6. Samsung Galaxy S9
The Galaxy S9 maintains it conspicuous position among the Samsung Galaxy S series list and was effectively the Galaxy S8.1, which linked DNA with the Galaxy S7 in certain ways. It had a comparable glass design to the Galaxy S8, as well as many of the same internal specifications. For the first time, the Galaxy S series received a dual-camera configuration, albeit only on the Galaxy S9 Plus. Native 960fps slow-motion recording, dual-aperture primary cameras, and AR Emoji are among the other enhancements. At a time when competitor Huawei released the revolutionary P20 Pro, the phones opted for a more conservative approach, and we saw lots of more cheap flagships as well.
7. Samsung Galaxy S21
Moving ahead, the Samsung Galaxy S series list includes Galaxy S21 here. Samsung’s 2021 flagships really go long way toward correcting the flaws of the S20 series, but there are still a few serious flaws. Starting at $800 for the base S21 and going up to $1,200 for the S21 Ultra, the Galaxy S21 series is $200 less expensive. The Ultra variant, on the other hand, is the star of the show, with two zoom-focused cameras (3X and 10X), S-Pen compatibility, and a main camera that, unlike the S20 Ultra, is free of serious focusing difficulties. The S21 has a plastic back, and the S21 and S21 Plus also lack QHD+ screens.
8. Samsung Galaxy S20
There seems to be a downside for every handful of pros of the Galaxy S20 series. In general, you’ll receive a lot of features, like excellent hybrid zoom (including periscope zoom on the Ultra), a beautiful 120Hz OLED screen, 5G, long battery life, and 8K filming. However, you’ll pay a high price (ranging from $1,000 to $1,400), receive a gimmicky 100x Space Zoom, no genuine telephoto camera on the S20 or S20 Plus, and a version of One UI that’s starting to suffer from feature creep like earlier Samsung skins. While we are concerned with the Samsung Galaxy S series ranking, it is worth-mentioning that S20 is also the first Galaxy S device to be released without a headphone port.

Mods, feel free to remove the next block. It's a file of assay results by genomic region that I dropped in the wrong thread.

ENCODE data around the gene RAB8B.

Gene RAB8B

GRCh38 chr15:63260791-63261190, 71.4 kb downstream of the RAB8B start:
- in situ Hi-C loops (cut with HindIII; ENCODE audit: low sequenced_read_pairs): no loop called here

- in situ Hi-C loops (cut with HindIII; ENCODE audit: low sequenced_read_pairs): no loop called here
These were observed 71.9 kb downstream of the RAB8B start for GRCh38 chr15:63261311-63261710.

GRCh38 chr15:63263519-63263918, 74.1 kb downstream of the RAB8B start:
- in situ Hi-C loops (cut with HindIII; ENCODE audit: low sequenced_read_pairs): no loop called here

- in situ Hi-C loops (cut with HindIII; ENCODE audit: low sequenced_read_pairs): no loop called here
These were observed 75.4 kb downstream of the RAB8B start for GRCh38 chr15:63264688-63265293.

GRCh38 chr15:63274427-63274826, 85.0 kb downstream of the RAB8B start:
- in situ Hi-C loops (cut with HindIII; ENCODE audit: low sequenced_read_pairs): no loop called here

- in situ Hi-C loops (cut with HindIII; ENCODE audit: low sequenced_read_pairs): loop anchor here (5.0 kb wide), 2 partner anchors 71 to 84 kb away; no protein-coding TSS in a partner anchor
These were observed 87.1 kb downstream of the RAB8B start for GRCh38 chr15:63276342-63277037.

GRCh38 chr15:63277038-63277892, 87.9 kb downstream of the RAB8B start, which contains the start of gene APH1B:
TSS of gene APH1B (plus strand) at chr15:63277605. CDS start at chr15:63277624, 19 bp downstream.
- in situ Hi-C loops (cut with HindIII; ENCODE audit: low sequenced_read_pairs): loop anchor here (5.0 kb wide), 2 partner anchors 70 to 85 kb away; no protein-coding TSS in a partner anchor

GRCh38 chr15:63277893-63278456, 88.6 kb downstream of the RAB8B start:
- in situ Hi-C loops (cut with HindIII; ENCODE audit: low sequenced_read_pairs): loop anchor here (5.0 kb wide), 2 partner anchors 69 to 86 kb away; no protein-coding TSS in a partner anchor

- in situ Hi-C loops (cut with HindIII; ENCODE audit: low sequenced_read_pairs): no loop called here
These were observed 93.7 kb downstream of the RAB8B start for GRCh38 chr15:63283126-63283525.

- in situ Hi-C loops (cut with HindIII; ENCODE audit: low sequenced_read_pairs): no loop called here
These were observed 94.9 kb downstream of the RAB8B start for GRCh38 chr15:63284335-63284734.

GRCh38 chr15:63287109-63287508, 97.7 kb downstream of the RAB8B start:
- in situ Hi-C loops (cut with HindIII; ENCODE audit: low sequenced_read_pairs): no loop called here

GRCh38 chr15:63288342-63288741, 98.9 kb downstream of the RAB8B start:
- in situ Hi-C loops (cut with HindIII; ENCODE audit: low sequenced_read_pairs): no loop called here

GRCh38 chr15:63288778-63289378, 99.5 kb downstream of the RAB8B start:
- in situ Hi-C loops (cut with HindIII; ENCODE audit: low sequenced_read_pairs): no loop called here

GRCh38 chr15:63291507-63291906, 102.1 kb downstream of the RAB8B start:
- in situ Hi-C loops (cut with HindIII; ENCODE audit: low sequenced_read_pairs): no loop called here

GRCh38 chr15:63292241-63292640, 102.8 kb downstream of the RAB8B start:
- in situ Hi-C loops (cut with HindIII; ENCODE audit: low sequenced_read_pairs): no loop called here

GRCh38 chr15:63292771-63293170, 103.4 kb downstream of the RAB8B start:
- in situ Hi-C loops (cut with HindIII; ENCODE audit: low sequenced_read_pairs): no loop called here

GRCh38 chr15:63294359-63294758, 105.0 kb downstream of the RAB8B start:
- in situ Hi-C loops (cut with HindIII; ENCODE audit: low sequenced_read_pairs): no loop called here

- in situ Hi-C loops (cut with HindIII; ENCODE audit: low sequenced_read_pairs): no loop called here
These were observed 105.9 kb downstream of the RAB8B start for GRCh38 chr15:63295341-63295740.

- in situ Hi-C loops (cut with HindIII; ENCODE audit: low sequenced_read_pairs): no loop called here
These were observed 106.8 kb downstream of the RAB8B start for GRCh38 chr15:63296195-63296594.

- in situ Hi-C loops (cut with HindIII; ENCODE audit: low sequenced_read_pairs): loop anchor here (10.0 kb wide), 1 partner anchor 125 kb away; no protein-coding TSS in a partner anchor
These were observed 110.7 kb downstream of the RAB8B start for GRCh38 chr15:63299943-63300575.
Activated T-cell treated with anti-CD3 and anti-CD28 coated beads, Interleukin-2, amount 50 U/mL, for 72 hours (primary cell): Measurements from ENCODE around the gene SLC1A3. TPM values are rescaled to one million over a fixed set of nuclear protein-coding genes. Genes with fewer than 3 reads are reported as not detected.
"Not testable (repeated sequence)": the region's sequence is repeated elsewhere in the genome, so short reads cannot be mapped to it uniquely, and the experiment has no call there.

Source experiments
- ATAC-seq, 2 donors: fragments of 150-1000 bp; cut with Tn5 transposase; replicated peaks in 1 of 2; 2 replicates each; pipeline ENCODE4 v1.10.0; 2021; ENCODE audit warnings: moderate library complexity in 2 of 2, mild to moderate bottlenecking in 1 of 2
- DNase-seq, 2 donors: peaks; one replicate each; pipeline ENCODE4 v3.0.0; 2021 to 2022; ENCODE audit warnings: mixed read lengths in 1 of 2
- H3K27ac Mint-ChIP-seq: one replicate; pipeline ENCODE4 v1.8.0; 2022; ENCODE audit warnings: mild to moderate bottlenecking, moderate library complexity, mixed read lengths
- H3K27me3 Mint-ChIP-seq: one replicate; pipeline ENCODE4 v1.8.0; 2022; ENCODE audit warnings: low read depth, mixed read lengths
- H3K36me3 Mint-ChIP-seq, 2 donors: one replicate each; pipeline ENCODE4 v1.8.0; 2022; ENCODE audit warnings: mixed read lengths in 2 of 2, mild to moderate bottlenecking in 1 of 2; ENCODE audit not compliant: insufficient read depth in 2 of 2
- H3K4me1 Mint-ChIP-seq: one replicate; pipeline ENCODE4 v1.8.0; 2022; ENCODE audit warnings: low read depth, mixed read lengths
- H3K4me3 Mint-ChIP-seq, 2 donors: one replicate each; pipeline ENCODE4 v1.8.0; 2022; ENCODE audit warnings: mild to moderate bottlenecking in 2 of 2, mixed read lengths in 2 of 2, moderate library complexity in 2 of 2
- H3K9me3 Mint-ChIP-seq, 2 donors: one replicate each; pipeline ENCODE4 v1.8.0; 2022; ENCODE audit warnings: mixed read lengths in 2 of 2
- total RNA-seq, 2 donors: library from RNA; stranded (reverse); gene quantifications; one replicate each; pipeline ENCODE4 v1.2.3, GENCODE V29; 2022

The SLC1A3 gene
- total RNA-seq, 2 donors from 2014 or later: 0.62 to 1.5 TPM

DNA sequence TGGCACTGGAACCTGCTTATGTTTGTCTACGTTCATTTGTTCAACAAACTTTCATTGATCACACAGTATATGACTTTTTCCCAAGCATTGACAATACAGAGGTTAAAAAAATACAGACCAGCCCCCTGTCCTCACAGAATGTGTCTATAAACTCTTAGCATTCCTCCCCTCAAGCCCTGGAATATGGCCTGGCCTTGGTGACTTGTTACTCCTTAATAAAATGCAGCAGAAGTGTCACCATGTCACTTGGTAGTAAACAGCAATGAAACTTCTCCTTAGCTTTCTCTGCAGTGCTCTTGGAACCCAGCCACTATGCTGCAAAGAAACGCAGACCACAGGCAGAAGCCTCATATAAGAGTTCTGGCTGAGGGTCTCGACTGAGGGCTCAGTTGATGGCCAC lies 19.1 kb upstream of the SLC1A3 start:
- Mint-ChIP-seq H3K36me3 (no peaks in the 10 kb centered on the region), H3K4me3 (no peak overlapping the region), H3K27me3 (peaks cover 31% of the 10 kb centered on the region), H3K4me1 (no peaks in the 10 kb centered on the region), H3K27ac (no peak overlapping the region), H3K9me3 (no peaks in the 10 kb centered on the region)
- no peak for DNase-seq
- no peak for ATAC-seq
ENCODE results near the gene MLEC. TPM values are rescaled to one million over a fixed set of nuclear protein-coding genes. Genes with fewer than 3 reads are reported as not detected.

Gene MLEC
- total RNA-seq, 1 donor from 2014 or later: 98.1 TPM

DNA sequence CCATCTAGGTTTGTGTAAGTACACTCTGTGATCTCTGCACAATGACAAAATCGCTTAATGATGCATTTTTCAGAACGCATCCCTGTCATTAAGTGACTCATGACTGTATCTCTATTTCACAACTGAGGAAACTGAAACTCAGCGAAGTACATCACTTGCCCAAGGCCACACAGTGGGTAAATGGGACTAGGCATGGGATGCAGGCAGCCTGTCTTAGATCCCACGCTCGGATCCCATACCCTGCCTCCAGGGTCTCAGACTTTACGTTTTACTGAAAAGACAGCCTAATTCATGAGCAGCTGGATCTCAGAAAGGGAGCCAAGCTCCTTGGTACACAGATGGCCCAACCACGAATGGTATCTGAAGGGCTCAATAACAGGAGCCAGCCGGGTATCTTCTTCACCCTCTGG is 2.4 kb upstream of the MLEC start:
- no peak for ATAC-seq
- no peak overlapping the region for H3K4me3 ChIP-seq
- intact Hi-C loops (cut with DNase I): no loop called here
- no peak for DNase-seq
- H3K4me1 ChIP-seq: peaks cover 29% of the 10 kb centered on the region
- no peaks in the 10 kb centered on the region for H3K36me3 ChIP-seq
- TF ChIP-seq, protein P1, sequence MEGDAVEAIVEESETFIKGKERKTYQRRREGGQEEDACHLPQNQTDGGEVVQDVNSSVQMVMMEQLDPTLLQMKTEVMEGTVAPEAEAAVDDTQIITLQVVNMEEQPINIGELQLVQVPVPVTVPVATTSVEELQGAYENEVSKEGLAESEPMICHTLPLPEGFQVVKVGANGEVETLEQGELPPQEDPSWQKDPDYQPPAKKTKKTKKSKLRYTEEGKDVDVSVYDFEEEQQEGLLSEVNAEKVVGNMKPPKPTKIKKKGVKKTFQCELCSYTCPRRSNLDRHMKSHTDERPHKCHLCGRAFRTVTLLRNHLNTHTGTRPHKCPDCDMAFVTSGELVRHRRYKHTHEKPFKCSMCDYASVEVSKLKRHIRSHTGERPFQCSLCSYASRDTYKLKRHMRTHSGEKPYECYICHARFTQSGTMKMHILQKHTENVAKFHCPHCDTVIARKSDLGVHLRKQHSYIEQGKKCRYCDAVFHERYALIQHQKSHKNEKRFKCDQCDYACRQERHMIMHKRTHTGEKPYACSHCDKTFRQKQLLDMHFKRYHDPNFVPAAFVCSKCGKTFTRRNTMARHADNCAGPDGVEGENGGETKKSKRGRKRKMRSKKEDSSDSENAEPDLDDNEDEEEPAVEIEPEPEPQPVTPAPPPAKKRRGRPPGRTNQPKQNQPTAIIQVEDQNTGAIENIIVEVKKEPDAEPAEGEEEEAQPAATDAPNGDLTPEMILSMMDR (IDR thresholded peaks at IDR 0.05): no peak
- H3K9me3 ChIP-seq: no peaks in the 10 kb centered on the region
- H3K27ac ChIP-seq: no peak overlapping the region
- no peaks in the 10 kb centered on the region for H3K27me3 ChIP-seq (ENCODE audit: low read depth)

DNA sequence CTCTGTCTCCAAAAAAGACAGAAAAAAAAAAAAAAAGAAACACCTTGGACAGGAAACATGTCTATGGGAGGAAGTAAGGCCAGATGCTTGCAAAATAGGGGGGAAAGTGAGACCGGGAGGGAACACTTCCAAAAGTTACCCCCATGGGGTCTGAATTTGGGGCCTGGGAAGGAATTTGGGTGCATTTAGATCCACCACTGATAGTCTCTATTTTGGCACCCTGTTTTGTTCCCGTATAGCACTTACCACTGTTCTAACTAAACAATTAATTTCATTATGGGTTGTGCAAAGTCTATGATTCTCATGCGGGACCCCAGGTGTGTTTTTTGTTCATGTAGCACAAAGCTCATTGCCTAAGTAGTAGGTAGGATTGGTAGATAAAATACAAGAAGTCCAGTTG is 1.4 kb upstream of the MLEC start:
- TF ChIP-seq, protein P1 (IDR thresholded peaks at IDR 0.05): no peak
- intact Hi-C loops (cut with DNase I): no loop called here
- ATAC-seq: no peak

9. Samsung Galaxy S4
When it comes to the Samsung Galaxy S series evolution, not only was the Galaxy S4 the most popular phone in the Galaxy S series, but it was also the best-selling Android phone of all time. However, it appeared as if Samsung had jumped the shark. TouchWiz was the biggest culprit here, as Samsung crammed in a tone of bloatware and applied an “everything and the kitchen sink as well” approach to its own software updates. Is it really necessary to scroll pages with a head tilt? Or the capacity to use six phones to create a 5.1 surround sound system? That’s not to say it didn’t have some cool software features like “bothies” and Drama Shot.
10. Samsung Galaxy S2
The Samsung Galaxy S1 fell just short of excellence due to the early nature of Android at the time and a general lack of refinement. On the other side, Samsung’s second attempt in 2011 produced one of the best Android phones to date. The Galaxy S2 had a solid design, a changeable battery, an OLED display, and quick internals. The only explanation it isn’t on Samsung Galaxy S series list is that Samsung US and its network partners released so many versions (Samsung Galaxy S2 Epic 4G Touch, anyone?) that getting a true Galaxy S2 (the GT-I9100) was a near-Sisyphean process.